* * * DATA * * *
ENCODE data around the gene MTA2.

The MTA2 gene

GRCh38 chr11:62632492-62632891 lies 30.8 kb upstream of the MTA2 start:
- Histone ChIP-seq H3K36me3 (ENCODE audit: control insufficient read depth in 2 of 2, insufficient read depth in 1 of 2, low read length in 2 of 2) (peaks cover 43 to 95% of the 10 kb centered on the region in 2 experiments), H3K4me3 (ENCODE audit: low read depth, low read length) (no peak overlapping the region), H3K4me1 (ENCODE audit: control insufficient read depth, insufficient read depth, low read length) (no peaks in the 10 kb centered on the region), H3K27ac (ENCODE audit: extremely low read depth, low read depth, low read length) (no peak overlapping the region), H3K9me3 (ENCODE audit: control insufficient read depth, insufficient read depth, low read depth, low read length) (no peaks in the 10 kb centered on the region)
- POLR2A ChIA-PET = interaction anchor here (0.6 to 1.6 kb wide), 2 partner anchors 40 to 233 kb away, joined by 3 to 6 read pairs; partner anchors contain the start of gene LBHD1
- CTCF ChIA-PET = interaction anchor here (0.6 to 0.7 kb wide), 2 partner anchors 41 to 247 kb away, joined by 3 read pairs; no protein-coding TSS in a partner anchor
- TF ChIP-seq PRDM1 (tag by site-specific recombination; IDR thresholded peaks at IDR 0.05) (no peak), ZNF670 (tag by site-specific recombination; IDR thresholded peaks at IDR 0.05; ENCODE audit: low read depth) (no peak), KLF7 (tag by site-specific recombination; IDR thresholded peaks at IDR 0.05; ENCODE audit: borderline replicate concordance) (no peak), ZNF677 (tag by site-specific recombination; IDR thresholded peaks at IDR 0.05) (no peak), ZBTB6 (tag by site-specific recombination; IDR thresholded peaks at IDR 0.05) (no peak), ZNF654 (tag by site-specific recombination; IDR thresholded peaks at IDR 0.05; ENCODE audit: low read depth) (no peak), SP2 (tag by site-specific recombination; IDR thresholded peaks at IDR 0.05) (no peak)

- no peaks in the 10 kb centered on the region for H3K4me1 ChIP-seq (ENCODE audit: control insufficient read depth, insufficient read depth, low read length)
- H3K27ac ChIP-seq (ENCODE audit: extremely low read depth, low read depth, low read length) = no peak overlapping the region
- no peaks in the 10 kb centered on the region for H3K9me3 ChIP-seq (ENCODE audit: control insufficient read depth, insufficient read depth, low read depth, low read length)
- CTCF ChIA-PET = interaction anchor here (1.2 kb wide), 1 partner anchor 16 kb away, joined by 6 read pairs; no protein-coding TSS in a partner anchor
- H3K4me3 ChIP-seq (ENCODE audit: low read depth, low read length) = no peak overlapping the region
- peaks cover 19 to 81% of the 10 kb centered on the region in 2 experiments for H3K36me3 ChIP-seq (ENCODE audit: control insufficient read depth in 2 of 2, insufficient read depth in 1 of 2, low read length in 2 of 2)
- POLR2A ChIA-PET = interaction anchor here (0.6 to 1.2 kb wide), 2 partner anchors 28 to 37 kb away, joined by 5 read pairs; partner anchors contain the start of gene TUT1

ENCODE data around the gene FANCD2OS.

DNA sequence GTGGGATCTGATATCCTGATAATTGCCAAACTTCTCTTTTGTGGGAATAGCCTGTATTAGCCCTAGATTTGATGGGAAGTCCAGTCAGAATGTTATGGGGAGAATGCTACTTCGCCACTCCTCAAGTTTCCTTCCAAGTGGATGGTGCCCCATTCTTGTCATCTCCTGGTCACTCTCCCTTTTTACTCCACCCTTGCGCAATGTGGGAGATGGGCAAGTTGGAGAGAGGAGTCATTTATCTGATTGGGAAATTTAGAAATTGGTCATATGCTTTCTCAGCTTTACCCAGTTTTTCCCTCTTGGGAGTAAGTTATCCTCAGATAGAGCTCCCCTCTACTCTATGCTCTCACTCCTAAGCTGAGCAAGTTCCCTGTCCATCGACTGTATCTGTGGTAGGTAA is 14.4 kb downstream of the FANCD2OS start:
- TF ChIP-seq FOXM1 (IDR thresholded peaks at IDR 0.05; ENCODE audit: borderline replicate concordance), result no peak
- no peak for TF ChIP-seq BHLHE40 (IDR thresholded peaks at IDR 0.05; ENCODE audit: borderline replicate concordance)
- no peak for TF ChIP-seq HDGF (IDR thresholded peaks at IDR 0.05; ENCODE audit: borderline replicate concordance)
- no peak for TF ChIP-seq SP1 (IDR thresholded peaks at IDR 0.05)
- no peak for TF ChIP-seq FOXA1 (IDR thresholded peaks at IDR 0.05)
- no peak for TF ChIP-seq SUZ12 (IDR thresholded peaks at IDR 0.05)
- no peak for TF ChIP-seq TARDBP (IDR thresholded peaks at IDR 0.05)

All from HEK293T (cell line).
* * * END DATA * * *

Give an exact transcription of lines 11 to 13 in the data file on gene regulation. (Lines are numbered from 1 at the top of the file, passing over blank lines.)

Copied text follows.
- CTCF ChIA-PET = interaction anchor here (1.2 kb wide), 1 partner anchor 16 kb away, joined by 6 read pairs; no protein-coding TSS in a partner anchor
- H3K4me3 ChIP-seq (ENCODE audit: low read depth, low read length) = no peak overlapping the region
- peaks cover 19 to 81% of the 10 kb centered on the region in 2 experiments for H3K36me3 ChIP-seq (ENCODE audit: control insufficient read depth in 2 of 2, insufficient read depth in 1 of 2, low read length in 2 of 2)